Tulare County remains nation’s top producer in milk, agriculture export leader
By Reggie Ellis
TULARE COUNTY – Tulare County finished as the runner-up for total crop value in 2017 in California, but still led the nation in milk production and agricultural exports.
On Sept. 18, Tulare County Agriculture Commissioner Marilyn Wright presented the 2017 Annual Crop Report to the Tulare County Board of Supervisors. Tulare County’s total gross production value for 2017 was $7.039 billion, which represents an increase of $669 million or 10.5% increase over 2016’s value. Later in the week, Kern County reported its total value at $7.254 billion securing the top spot of ag producing counties in California and Fresno County finished in third with $7.028 billion. Last year was the third highest agriculture value in the last 20 years behind $8 billion in 2014 and $7.3 billion in 2013.
Tulare County’s agricultural strength is based on the diversity of the crops produced. The 2017 report covers more than 120 different commodities, 53 of which have a gross value in excess of $1,000,000. Although individual commodities may experience difficulties from year to year, Tulare County continues to produce high-quality crops that provide food and fiber to more than 80 countries throughout the world. The County also benefits from being centrally located between the port cities of Long Beach, Oakland and Stockton and has easy highway and railroad accessibility Long Beach, Oakland and Stockton and has easy highway and railroad accessibility for the movement of crops.
Despite being second in total value in the state, Tulare County continues to be the top dairy producing county in the nation. Milk, which represents a quarter of the county’s agriculture value, had a total gross value of $1.7 billion last year, an increase of 8%. Wright said the value of milk and the number of cows increased despite the loss of 13 dairies in 2017.
Tulare County also remains the top exporting county in the nation. According to the Crop Report, Tulare County staff issued more than 30,000 federal phytosanitary certificates, which certify that a product is free from disease and pests prior to being exported. Oranges remained the top export commodity representing more than 47% of Tulare County exports, followed by grapes (21%), pistachios (8.9%) and almonds (6.8%). Much of the citrus is being exported to China and Korea.
Tulare County was also the second highest producer of table grapes in the state. The value of grapes increased by more than $300 million in 2017 which, along with pistachios, increased fruit and nut crops by more than half a billion. Fruit and Nut commodities were valued at $3.8 billion, representing an increase of 18.1%, helped by price and acreage increases for grapes and peaches-freestone. More than 3,000 acres of table grapes and nearly 1,000 acres of peaches were brought into production last year.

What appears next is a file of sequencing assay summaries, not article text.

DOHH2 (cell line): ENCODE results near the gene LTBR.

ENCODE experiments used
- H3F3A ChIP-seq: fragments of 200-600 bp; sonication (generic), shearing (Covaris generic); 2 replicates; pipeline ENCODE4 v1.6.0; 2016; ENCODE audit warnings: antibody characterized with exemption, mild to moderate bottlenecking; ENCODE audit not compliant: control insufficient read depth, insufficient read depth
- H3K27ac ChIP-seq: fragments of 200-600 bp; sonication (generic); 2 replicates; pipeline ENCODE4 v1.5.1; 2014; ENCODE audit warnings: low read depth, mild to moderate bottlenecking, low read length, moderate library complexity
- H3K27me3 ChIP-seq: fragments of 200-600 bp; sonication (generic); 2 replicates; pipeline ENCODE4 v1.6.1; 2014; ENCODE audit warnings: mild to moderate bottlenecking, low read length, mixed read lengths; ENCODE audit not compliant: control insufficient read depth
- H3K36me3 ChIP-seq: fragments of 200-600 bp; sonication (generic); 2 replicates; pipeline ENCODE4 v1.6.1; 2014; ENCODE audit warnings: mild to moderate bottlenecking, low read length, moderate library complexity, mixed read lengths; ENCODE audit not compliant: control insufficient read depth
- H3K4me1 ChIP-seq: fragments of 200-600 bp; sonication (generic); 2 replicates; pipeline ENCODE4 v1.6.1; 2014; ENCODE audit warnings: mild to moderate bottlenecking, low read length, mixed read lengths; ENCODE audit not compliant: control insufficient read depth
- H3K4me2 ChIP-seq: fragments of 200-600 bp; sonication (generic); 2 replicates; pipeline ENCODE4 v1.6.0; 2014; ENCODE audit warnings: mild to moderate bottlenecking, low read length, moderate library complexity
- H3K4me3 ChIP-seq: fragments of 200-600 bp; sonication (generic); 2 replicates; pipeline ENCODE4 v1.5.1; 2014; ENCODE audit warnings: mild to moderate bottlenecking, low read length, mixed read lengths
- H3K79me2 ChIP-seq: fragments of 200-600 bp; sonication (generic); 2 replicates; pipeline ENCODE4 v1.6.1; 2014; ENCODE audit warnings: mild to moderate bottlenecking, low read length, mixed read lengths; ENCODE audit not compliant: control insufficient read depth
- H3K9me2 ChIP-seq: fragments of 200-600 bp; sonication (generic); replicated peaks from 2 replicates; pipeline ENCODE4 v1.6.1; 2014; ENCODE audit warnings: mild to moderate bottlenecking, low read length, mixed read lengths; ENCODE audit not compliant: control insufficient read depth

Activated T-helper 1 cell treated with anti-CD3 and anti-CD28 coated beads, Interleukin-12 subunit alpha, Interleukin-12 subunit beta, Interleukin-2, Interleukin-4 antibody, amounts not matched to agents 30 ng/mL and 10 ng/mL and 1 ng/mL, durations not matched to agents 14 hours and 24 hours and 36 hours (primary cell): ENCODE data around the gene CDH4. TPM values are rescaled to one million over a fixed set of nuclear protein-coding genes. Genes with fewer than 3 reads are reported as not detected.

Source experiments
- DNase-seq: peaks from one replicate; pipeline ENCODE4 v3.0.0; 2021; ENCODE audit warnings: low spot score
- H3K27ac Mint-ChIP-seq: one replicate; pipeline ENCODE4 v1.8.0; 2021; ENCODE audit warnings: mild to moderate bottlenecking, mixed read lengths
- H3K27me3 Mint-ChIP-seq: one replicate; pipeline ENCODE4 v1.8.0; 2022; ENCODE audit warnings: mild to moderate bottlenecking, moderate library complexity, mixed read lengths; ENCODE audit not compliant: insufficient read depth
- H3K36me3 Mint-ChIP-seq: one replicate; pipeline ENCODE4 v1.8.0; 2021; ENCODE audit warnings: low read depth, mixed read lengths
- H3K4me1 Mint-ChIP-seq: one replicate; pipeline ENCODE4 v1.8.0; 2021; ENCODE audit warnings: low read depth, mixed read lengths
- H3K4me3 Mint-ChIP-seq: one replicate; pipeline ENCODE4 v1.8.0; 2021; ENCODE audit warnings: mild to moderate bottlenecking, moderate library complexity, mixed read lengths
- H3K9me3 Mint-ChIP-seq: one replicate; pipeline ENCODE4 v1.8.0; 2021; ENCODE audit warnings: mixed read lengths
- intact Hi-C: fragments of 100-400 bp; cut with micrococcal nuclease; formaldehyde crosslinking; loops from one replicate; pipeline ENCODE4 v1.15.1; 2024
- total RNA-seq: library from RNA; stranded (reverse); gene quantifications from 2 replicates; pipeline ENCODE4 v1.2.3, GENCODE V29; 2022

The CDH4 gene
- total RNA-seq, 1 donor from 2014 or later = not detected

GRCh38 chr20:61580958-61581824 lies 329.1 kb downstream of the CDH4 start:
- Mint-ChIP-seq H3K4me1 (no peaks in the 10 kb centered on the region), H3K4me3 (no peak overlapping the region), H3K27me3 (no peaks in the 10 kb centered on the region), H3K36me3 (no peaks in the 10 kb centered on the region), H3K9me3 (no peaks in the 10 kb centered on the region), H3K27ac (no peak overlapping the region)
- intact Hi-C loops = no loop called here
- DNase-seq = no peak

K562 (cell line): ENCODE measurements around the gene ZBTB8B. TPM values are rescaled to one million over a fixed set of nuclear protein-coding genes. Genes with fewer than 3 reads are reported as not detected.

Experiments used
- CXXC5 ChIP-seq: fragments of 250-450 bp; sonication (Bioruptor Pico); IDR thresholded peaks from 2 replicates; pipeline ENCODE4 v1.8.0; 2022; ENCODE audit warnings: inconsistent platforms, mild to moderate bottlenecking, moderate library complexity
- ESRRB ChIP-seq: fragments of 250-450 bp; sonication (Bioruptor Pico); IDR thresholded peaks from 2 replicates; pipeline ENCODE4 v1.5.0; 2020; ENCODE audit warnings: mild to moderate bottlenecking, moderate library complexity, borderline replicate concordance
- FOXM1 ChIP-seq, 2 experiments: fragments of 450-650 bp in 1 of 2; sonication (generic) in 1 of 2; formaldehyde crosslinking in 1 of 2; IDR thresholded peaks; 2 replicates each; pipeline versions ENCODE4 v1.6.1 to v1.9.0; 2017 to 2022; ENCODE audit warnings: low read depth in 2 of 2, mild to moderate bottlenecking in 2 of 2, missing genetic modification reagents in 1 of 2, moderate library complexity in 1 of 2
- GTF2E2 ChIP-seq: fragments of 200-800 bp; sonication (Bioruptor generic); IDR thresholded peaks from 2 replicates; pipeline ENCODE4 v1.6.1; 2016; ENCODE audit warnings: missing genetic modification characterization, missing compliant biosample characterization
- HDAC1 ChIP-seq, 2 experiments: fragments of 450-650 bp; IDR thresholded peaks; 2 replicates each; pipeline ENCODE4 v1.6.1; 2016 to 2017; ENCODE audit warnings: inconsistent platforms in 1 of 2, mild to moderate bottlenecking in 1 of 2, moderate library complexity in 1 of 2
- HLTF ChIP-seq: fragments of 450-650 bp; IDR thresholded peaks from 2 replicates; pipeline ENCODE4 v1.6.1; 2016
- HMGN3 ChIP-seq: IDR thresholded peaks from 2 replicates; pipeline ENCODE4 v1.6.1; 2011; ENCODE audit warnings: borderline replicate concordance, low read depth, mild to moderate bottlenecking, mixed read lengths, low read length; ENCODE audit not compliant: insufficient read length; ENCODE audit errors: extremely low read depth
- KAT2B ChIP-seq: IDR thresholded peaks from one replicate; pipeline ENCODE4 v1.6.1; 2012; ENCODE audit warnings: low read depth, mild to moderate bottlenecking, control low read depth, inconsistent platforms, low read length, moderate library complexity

“Table grapes had a spectacular year,” Wright said.
The supervisors asked about concerns over the health of the bee industry, which provides pollination services to farmers. The primary concern is colony collapse disorder, where pollinating worker bees disappear and leave behind a queen, food and a few nurse bees to care for the remaining immature bees. Wright said bees are an extremely political issue with farmers not wanting cross pollination of crops and beekeepers wanting to make sure their bees have access to orchards in order to make honey. Despite concerns of colony collapse and claims that bees are not being allowed to pollinate, apiary products increased by $23 million last year thanks to a nearly 200,000 pound increase in honey production and a 115,000 increase in the number of bees pollinating.
The only downsides to the report came in field crops, such as hay, grain, corn and cotton and livestock and poultry, including cattle, sheep and chicken. Livestock and poultry’s gross value of $701 million represents a decrease of 5.5% below 2016, mostly due to lower per unit value for cattle and a decrease in the head count of poultry. Field crops saw a 7.8% decrease in overall value, a difference of $40 million, due to more than 73,000 acres being taken out of production. Chairman Steve Worthley said he expected the loss of field crops to continue as the state continues toward implementing the Sustainable Groundwater Management Act (SiGMA). Under SiGMA, groundwater basins in California have until 2040 to ensure they are recharging more water than they are withdrawing. Groundwater basins in the San Joaquin Valley, where most of the state’s citrus is grown, have been severely overdrawn for the last 30 years.
Wright said many corn growers have already switched to sorgum because is uses half as much water but only offers about half of the nutrients, a trade off that must be made in areas affected by drought.
“I am always amazed at the resiliency of farmers,” Worthley said.
Wright said she is more concerned with what will become of fallowed farm land when farmers are not allowed to irrigate their field crops. “I hope the fallowed ground doesn’t become infested with weeds and pests,” she said.